Similar policy paying NESTs much higher than NNESTs is also applied by some institutions in Indonesia and Korea. Griffith (2015) reported that some schools in Indonesia pay trained NESTs between USD 800 to USD 1200 per month, which is about ten times the local wage. Most schools also offer free accommodation alongside the salary, which permits a comfortable lifestyle. Jung (2014) reported that Korean teachers are frequently paid less than NESTs for the same jobs. NESTs with no job experience are offered 2.1 million won and those with a minimum of one year of teaching experience will earn 2.2 million for monthly wage, meanwhile Korean teachers are only offered a monthly wage of 1.9 million won. In addition to this, some schools also offer additional facilities such as free air fare, accommodation and even offering to pay up 50 percent of healthcare and pension deductions for their potential NESTs.

Table 5

Saengngoen's (2014) list of salary rates for Thai teachers in public schools.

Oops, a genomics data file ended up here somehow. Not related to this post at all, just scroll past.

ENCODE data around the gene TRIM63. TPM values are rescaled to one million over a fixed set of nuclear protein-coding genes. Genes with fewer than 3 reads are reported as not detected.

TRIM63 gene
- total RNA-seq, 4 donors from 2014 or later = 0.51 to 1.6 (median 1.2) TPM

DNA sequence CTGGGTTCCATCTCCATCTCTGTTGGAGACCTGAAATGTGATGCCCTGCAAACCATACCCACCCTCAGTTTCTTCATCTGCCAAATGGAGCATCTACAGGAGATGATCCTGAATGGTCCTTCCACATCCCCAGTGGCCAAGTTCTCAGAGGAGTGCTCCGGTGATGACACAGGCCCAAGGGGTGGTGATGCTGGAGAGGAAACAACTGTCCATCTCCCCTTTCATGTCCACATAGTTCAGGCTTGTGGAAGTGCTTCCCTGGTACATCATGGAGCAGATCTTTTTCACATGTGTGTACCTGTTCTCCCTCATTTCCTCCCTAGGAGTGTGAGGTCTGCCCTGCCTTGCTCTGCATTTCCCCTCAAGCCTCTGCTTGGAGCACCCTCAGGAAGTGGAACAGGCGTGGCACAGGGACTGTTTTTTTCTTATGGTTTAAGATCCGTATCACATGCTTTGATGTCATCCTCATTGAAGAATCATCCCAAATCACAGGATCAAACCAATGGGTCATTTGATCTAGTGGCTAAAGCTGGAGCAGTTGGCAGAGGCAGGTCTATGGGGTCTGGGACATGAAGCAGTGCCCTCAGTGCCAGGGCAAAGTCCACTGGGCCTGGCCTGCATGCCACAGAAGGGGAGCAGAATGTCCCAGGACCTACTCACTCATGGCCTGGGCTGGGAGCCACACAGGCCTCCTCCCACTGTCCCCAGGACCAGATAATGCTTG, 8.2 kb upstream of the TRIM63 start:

Education Level Salary
4-year college 15,050 baht (USD 501.67)
5-year college 15,800 baht (USD 526.67)
4-year college + 1-year graduate level certificate 15, 800 baht (USD 526.67)
6-year college 17, 690 baht (USD 589.67)
Master's degree 17, 690 baht (USD 589.67)
Master's degree with minimum study time of 5 years 18, 690 baht (USD 623)
Doctoral degree 21,150 baht (USD 705)

5. Conclusion

The starting point of writing this paper was the denial that discriminatory practices against NNESTs exist and are widespread in ELT industry. The discussion in this article reveals that NESTs and NNESTs dichotomy contributes to discrimination in English teaching positions, with a strong preference for NESTs as candidates. These discriminatory practices also perpetuate the dominance of the native speaker in the ELT profession. Nativeness and nationality are among the top factors privileging NESTs to get easy access to employment and leaving NNESTs unqualified despite their English-related academic background and years of teaching experience.

While more studies are needed to investigate discrimination in terms of race and income gap made by NESTs and NNESTs, this literature review has also proven that discrimination in ELT industry is sometimes racist, which gives employment opportunity to White people regardless their status as native- or non-native English speakers. Furthermore, NNESTs are also discriminated in financial aspect, in which they earn less salary than their counterparts for doing the same job.